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The Last Years #2

The Successors must be vulnerable in some way or they would not have resorted to their stealth tactics. If they were, indeed, as all-powerful as they pretend, they would just have arrived on our planet quite openly, eliminated all possible competition at all levels, possibly down to the level of bacteria or even beyond, and got on with the business of thriving.
    I feel that their area of greatest vulnerability has to be their astonishing level of over-confidence. The Successors issue orders and demand instant access to information

"The feck's Sally?"
   The writer looked across at the adjacent work station and saw the craggy angles and bulges of the Feck-Monster instead of Sally Lee's more pleasantly rounded form. "She got kidnapped by Jill about five minutes ago," he volunteered.
   "The feck! To do what?"
    "Ms Day didn't think fit to take a creature of my lack of importance into her confidence." Explaining herself to the hacks in the newsroom was well beneath the editor-in-chief's executive assistant, sister-in-law and intermittent mistress.
   "Okay, you're it instead. You're down in the archives with Jackie for the rest of the afternoon."
   "Oh, right." The writer put on a bogus display of pleasure and willingness to oblige. "What about my assignments?"
   "There's nothing that can't wait till tomorrow. Is there?"
   "Hell, no. I'll get on down there right away."
   The Feck-Monster had a mild frown on his face as he stalked away. It was just starting to register at the edge of his consciousness that the writer had been suspiciously eager to spend an afternoon in the hell of the archive.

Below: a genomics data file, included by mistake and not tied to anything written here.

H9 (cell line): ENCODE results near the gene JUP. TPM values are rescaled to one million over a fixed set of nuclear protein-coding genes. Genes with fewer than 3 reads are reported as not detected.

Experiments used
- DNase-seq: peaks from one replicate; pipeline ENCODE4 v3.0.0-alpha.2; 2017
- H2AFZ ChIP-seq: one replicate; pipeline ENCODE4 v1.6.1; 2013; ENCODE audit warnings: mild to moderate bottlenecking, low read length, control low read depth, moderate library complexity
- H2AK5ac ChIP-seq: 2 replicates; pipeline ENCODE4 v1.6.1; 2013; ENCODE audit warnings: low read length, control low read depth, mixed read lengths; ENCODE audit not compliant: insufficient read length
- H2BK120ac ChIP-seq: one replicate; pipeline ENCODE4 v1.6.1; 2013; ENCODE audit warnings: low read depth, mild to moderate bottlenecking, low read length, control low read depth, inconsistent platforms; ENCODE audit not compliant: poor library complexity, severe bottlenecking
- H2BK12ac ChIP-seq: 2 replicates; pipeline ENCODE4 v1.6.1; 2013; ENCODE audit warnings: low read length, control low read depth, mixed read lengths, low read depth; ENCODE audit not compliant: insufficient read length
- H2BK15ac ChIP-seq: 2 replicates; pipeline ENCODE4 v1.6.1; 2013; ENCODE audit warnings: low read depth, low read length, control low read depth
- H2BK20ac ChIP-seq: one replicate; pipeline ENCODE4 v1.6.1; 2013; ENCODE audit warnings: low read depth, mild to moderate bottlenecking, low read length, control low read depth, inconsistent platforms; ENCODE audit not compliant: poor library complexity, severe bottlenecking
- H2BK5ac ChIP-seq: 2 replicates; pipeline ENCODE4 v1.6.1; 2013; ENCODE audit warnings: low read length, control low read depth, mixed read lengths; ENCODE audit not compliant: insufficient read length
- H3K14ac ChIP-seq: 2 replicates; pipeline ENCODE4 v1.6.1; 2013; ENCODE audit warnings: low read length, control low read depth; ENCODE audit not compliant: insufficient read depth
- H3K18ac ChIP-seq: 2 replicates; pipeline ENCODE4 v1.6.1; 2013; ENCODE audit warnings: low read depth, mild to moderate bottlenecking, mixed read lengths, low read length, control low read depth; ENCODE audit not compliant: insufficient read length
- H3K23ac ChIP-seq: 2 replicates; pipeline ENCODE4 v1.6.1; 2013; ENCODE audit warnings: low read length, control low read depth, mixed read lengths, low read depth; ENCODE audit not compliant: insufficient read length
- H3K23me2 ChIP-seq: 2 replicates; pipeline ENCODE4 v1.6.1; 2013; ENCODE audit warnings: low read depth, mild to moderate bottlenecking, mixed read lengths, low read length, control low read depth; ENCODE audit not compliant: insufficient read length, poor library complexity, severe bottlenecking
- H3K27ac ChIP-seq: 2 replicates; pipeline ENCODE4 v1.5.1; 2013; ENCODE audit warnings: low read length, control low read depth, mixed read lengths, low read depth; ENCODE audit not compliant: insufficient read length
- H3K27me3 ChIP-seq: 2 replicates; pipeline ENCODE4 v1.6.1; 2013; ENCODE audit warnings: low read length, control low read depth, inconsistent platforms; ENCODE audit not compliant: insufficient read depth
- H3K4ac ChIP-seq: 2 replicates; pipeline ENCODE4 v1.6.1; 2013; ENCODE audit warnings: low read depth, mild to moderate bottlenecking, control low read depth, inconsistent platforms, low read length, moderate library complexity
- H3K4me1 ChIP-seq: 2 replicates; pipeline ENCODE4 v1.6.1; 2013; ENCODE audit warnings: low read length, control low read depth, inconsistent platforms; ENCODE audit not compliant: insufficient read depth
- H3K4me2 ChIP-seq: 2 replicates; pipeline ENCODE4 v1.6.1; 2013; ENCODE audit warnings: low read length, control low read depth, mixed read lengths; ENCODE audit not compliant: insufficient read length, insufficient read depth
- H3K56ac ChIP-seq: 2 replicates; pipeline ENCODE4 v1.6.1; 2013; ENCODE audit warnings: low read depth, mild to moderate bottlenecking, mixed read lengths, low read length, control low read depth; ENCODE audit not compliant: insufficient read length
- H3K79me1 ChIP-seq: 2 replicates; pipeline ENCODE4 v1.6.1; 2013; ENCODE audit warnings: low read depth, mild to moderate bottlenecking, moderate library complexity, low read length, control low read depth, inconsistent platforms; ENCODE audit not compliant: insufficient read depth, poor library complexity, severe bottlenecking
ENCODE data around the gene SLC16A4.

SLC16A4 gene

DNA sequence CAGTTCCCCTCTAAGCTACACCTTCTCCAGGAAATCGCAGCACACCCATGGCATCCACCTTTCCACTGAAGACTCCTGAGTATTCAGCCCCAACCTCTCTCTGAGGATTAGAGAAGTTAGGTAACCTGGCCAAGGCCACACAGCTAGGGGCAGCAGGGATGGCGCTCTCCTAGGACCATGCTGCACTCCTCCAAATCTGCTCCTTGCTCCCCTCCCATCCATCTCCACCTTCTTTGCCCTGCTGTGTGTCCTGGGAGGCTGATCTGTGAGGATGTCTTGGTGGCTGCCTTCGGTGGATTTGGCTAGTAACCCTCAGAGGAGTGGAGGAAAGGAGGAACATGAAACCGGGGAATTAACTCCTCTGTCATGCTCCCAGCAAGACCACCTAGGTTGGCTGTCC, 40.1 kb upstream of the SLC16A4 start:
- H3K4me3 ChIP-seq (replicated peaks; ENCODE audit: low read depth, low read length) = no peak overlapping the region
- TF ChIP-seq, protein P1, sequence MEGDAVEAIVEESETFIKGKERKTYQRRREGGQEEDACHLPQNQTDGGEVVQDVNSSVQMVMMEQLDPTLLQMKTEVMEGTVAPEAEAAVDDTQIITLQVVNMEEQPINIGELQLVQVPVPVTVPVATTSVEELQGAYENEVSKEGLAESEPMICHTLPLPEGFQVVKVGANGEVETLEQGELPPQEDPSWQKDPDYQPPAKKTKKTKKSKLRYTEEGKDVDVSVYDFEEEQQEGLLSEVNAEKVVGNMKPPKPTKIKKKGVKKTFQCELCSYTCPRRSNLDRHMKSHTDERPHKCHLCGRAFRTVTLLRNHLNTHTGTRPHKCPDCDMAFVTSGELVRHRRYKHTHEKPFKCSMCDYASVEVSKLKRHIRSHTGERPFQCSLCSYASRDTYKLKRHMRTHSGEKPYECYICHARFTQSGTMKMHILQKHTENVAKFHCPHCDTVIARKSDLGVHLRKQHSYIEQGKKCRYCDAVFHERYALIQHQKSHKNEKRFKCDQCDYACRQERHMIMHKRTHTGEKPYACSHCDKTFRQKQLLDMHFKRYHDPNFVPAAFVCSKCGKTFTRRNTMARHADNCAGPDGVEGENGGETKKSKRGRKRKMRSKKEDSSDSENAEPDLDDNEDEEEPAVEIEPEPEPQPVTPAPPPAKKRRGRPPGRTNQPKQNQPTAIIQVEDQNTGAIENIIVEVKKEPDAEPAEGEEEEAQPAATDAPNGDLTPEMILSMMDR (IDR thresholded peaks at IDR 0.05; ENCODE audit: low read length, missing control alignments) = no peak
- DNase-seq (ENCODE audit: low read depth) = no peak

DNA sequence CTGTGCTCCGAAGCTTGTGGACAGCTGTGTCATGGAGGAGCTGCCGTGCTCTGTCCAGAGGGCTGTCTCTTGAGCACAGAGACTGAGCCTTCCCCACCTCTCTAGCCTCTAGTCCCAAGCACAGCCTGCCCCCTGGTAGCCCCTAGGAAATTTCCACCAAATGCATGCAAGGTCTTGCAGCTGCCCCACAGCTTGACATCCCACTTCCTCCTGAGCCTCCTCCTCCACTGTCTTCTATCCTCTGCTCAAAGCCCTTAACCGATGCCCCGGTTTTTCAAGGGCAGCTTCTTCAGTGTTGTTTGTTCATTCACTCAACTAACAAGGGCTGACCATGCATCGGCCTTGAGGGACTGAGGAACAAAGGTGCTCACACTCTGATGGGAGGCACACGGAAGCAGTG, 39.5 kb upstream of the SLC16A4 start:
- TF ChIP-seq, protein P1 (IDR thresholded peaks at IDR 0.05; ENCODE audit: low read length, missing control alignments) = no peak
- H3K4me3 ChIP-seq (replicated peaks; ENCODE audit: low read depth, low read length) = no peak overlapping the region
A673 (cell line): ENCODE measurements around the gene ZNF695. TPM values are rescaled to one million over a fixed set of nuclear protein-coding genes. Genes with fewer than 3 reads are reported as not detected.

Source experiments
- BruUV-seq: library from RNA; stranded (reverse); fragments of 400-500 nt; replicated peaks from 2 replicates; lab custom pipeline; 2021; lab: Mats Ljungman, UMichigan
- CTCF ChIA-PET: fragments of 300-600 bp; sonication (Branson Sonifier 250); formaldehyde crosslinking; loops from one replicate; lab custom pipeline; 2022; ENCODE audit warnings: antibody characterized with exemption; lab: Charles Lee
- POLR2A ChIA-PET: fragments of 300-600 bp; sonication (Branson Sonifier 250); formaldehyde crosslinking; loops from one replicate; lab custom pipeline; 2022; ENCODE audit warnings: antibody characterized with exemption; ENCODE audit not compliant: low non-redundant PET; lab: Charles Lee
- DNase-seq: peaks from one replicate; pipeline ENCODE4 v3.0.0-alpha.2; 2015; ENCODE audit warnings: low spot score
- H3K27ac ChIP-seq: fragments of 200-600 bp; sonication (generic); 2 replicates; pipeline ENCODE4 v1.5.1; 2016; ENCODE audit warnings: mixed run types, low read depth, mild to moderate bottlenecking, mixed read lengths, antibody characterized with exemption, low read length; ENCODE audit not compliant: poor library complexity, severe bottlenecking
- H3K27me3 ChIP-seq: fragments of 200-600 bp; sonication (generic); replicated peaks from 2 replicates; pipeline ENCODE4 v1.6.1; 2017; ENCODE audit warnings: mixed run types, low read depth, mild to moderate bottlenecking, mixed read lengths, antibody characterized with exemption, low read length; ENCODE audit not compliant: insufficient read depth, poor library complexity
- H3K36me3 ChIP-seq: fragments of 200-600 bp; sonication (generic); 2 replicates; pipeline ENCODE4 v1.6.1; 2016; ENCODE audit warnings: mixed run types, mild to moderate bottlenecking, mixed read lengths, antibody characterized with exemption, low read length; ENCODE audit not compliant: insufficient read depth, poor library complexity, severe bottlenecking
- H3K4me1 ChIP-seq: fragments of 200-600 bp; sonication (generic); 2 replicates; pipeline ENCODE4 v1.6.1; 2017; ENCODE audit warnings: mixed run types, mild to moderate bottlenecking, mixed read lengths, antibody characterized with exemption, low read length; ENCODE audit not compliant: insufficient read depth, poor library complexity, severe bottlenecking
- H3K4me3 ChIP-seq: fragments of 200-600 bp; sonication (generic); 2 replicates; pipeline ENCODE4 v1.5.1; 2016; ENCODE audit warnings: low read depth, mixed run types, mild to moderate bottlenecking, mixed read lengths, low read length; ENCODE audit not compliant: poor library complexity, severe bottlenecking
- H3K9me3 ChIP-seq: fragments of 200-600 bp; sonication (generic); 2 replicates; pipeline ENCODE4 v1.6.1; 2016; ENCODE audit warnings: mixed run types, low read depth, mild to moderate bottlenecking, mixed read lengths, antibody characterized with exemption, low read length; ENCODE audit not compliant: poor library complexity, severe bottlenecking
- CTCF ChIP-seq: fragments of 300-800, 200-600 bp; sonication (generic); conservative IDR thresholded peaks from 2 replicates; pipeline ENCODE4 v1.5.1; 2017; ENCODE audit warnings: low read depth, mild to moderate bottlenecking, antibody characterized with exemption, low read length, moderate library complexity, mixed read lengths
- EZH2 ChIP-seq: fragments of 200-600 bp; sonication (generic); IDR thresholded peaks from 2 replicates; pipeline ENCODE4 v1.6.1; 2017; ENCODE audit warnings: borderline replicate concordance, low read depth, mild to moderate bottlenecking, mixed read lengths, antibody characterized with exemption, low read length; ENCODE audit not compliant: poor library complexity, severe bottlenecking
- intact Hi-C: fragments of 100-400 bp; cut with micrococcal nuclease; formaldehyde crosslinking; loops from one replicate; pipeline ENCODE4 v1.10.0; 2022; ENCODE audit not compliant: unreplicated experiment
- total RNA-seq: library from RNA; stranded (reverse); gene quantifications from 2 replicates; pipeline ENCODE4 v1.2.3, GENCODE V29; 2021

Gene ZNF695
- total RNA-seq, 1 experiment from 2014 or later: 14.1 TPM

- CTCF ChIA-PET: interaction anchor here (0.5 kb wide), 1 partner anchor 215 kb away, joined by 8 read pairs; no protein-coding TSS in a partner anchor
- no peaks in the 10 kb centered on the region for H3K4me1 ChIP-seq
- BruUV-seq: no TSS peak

The Successors issue orders in their lordly fashion and demand instant access to information but do they ever wonder if the information returned is entirely accurate or whether their orders are being followed to the letter?
    Perhaps, in this area of doubt, humanity may find some small fragments of hope. Perhaps, by creatong doubts, we meay even dare to dream of victorys, small and insigifcaitn as they may be.

Two days later, on Friday morning, Pierson Day arrived at Sally Lee's work station as she was about to take her coat off.
   "Keep it on," he ordered. "Your turn for a morning with Jackie."
   Sally tried for her inscrutable expression but failed to set it in place completely. "Can I do my messages first?" she asked.
   "Don't take all day." Grinning to himself, the Feck-Monster moved away to spread more joy in the newsroom.
   The writer arrived at his work station as Sally, still wearing her stylish jacket, was reading the last of a token five messages.
   "Someone feeling cold?" the writer asked.
   "Someone not stopping here because she's about to spend a morning in purgatory. With Jackie?"
   "Oh, right. Do you think that job's ever going to be finished?"
   "I have my doubts," Sally said with a cynical smile.
   "Ah, Sally, I'm going to need your help again this morning." Jill Day, chief executive assistant to the editor-in-chief, arrived in a cloud of expensive scent. If she was wearing it, it had to be expensive. That was a Law of the Universe.
   "I'm just heading down to the archive," Sally told her. "Pierson's orders."
   "No problem. We'll send a substitute. Are you doing anything urgent, Marin?"
   "Everything I do is urgent," the writer replied. "It must be from the way people scream at me if it's late."